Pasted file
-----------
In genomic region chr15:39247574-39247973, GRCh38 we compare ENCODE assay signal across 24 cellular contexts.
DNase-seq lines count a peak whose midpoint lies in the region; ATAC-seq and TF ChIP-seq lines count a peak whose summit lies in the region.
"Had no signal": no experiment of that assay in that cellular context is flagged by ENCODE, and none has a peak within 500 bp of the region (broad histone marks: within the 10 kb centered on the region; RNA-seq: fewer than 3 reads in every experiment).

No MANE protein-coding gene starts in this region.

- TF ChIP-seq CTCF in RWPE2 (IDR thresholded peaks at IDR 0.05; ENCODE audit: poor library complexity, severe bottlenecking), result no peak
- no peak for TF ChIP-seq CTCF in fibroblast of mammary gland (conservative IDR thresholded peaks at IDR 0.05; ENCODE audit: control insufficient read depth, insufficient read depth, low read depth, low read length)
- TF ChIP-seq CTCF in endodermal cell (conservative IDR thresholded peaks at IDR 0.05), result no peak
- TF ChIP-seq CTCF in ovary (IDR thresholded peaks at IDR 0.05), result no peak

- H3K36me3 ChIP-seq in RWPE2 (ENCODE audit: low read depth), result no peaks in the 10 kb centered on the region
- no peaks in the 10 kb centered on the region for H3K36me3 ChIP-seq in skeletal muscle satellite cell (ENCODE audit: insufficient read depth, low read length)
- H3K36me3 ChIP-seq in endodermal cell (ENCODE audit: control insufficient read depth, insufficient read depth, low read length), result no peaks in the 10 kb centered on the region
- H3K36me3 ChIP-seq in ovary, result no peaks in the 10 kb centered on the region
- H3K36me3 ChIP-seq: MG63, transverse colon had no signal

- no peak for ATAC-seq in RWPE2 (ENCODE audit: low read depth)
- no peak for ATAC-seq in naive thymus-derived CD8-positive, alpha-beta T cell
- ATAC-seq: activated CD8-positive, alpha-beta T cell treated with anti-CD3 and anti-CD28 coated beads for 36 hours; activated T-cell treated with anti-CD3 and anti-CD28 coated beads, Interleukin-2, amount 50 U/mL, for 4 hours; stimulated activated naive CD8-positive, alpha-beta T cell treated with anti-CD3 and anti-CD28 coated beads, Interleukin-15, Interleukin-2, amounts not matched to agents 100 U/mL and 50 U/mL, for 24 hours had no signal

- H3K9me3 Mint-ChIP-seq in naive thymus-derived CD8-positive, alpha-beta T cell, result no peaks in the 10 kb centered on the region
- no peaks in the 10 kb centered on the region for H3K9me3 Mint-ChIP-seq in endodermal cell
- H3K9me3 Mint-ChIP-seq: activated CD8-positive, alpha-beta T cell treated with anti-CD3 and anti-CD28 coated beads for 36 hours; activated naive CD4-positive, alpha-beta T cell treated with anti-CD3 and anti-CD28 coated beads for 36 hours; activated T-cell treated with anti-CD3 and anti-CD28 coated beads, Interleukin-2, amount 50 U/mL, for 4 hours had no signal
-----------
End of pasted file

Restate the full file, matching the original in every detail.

In genomic region chr15:39247574-39247973, GRCh38 we compare ENCODE assay signal across 24 cellular contexts.
DNase-seq lines count a peak whose midpoint lies in the region; ATAC-seq and TF ChIP-seq lines count a peak whose summit lies in the region.
"Had no signal": no experiment of that assay in that cellular context is flagged by ENCODE, and none has a peak within 500 bp of the region (broad histone marks: within the 10 kb centered on the region; RNA-seq: fewer than 3 reads in every experiment).

No MANE protein-coding gene starts in this region.

- TF ChIP-seq CTCF in RWPE2 (IDR thresholded peaks at IDR 0.05; ENCODE audit: poor library complexity, severe bottlenecking), result no peak
- no peak for TF ChIP-seq CTCF in fibroblast of mammary gland (conservative IDR thresholded peaks at IDR 0.05; ENCODE audit: control insufficient read depth, insufficient read depth, low read depth, low read length)
- TF ChIP-seq CTCF in endodermal cell (conservative IDR thresholded peaks at IDR 0.05), result no peak
- TF ChIP-seq CTCF in ovary (IDR thresholded peaks at IDR 0.05), result no peak

- H3K36me3 ChIP-seq in RWPE2 (ENCODE audit: low read depth), result no peaks in the 10 kb centered on the region
- no peaks in the 10 kb centered on the region for H3K36me3 ChIP-seq in skeletal muscle satellite cell (ENCODE audit: insufficient read depth, low read length)
- H3K36me3 ChIP-seq in endodermal cell (ENCODE audit: control insufficient read depth, insufficient read depth, low read length), result no peaks in the 10 kb centered on the region
- H3K36me3 ChIP-seq in ovary, result no peaks in the 10 kb centered on the region
- H3K36me3 ChIP-seq: MG63, transverse colon had no signal

- no peak for ATAC-seq in RWPE2 (ENCODE audit: low read depth)
- no peak for ATAC-seq in naive thymus-derived CD8-positive, alpha-beta T cell
- ATAC-seq: activated CD8-positive, alpha-beta T cell treated with anti-CD3 and anti-CD28 coated beads for 36 hours; activated T-cell treated with anti-CD3 and anti-CD28 coated beads, Interleukin-2, amount 50 U/mL, for 4 hours; stimulated activated naive CD8-positive, alpha-beta T cell treated with anti-CD3 and anti-CD28 coated beads, Interleukin-15, Interleukin-2, amounts not matched to agents 100 U/mL and 50 U/mL, for 24 hours had no signal

- H3K9me3 Mint-ChIP-seq in naive thymus-derived CD8-positive, alpha-beta T cell, result no peaks in the 10 kb centered on the region
- no peaks in the 10 kb centered on the region for H3K9me3 Mint-ChIP-seq in endodermal cell
- H3K9me3 Mint-ChIP-seq: activated CD8-positive, alpha-beta T cell treated with anti-CD3 and anti-CD28 coated beads for 36 hours; activated naive CD4-positive, alpha-beta T cell treated with anti-CD3 and anti-CD28 coated beads for 36 hours; activated T-cell treated with anti-CD3 and anti-CD28 coated beads, Interleukin-2, amount 50 U/mL, for 4 hours had no signal